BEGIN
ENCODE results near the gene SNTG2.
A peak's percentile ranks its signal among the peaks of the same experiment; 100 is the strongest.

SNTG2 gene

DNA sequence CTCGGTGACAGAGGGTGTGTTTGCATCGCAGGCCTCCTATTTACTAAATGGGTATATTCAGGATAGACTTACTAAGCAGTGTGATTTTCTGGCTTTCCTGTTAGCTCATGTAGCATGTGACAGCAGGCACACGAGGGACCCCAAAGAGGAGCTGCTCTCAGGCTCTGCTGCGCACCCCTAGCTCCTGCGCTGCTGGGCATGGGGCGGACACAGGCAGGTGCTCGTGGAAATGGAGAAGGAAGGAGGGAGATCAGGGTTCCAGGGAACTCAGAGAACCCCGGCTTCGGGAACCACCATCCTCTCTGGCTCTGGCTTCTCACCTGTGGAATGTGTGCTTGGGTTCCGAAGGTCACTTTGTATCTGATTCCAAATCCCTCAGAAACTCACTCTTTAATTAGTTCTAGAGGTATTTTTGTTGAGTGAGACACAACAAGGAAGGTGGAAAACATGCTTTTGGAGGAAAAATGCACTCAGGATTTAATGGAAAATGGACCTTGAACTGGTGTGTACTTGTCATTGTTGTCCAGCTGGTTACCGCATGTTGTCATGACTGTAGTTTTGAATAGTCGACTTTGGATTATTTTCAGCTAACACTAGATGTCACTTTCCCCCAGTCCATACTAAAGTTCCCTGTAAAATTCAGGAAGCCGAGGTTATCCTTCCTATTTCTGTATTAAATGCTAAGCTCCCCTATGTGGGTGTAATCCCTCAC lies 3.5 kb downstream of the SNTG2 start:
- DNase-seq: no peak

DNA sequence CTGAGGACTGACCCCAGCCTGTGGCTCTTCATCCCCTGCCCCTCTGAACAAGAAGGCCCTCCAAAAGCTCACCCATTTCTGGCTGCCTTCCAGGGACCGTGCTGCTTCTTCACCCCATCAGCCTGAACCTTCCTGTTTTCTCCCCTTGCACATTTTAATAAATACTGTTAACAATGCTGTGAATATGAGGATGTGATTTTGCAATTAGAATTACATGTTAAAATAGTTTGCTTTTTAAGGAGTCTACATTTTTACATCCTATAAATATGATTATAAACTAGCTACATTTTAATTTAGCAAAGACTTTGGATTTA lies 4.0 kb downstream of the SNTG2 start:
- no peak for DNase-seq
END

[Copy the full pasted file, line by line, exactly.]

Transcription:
ENCODE results near the gene SNTG2.
A peak's percentile ranks its signal among the peaks of the same experiment; 100 is the strongest.

SNTG2 gene

DNA sequence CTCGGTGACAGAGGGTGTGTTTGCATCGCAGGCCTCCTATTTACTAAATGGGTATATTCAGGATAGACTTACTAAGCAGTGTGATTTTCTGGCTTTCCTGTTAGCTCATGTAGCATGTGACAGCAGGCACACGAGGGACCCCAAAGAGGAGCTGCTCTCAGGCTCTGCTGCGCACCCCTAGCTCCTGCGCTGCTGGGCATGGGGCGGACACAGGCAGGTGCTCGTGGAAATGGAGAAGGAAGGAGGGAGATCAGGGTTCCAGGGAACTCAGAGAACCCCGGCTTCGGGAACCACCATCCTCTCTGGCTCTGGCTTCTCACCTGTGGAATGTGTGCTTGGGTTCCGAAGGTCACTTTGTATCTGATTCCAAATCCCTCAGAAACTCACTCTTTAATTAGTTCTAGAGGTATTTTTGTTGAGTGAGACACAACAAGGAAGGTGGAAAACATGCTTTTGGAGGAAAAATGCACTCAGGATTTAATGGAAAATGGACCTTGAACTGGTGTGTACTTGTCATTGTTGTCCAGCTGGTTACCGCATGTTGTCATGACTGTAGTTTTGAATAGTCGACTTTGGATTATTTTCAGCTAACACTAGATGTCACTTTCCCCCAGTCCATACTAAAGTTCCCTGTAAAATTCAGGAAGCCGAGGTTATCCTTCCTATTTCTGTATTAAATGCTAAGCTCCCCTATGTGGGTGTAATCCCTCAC lies 3.5 kb downstream of the SNTG2 start:
- DNase-seq: no peak

DNA sequence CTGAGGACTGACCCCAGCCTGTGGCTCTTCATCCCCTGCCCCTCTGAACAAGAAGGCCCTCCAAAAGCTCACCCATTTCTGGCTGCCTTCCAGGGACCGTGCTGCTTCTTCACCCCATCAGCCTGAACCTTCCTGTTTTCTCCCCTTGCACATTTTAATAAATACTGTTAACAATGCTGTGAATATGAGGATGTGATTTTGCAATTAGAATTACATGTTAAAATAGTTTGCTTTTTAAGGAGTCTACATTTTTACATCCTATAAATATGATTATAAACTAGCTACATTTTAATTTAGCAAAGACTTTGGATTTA lies 4.0 kb downstream of the SNTG2 start:
- no peak for DNase-seq